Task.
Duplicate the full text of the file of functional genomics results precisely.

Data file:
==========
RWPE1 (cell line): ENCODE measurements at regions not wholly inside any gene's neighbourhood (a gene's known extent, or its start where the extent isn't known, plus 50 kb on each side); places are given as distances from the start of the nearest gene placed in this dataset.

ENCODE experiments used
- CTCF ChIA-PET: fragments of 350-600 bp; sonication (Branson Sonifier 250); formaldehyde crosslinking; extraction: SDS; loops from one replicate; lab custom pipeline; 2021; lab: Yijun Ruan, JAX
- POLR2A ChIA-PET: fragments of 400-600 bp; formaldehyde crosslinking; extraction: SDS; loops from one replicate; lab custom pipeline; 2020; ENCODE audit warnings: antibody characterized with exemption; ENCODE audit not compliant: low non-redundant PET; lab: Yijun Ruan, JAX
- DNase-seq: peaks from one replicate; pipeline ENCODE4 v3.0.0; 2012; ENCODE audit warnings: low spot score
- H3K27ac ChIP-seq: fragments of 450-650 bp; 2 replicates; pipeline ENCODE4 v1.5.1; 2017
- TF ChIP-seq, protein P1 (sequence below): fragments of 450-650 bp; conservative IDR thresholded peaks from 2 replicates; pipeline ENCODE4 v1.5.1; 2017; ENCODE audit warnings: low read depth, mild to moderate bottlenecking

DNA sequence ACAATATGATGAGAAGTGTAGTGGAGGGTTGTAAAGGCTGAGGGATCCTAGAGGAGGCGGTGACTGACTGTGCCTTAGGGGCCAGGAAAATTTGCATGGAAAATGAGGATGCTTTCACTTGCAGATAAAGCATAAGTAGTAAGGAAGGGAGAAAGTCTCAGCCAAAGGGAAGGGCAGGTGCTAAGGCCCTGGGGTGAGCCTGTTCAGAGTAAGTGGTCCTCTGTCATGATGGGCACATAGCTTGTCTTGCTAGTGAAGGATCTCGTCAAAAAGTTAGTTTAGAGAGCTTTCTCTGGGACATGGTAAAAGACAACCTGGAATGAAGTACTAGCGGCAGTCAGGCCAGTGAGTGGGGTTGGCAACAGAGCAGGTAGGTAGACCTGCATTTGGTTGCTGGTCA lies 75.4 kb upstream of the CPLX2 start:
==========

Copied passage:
RWPE1 (cell line): ENCODE measurements at regions not wholly inside any gene's neighbourhood (a gene's known extent, or its start where the extent isn't known, plus 50 kb on each side); places are given as distances from the start of the nearest gene placed in this dataset.

ENCODE experiments used
- CTCF ChIA-PET: fragments of 350-600 bp; sonication (Branson Sonifier 250); formaldehyde crosslinking; extraction: SDS; loops from one replicate; lab custom pipeline; 2021; lab: Yijun Ruan, JAX
- POLR2A ChIA-PET: fragments of 400-600 bp; formaldehyde crosslinking; extraction: SDS; loops from one replicate; lab custom pipeline; 2020; ENCODE audit warnings: antibody characterized with exemption; ENCODE audit not compliant: low non-redundant PET; lab: Yijun Ruan, JAX
- DNase-seq: peaks from one replicate; pipeline ENCODE4 v3.0.0; 2012; ENCODE audit warnings: low spot score
- H3K27ac ChIP-seq: fragments of 450-650 bp; 2 replicates; pipeline ENCODE4 v1.5.1; 2017
- TF ChIP-seq, protein P1 (sequence below): fragments of 450-650 bp; conservative IDR thresholded peaks from 2 replicates; pipeline ENCODE4 v1.5.1; 2017; ENCODE audit warnings: low read depth, mild to moderate bottlenecking

DNA sequence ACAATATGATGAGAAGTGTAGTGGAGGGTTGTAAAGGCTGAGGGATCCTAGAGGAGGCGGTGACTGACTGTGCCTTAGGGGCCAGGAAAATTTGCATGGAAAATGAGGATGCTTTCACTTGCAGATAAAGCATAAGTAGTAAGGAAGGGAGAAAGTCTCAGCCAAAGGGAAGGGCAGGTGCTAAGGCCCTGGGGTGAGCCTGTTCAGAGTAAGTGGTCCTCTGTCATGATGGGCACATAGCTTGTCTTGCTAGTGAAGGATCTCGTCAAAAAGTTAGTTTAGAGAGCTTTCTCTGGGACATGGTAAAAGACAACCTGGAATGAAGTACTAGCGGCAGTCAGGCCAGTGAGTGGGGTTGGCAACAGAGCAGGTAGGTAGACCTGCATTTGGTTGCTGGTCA lies 75.4 kb upstream of the CPLX2 start: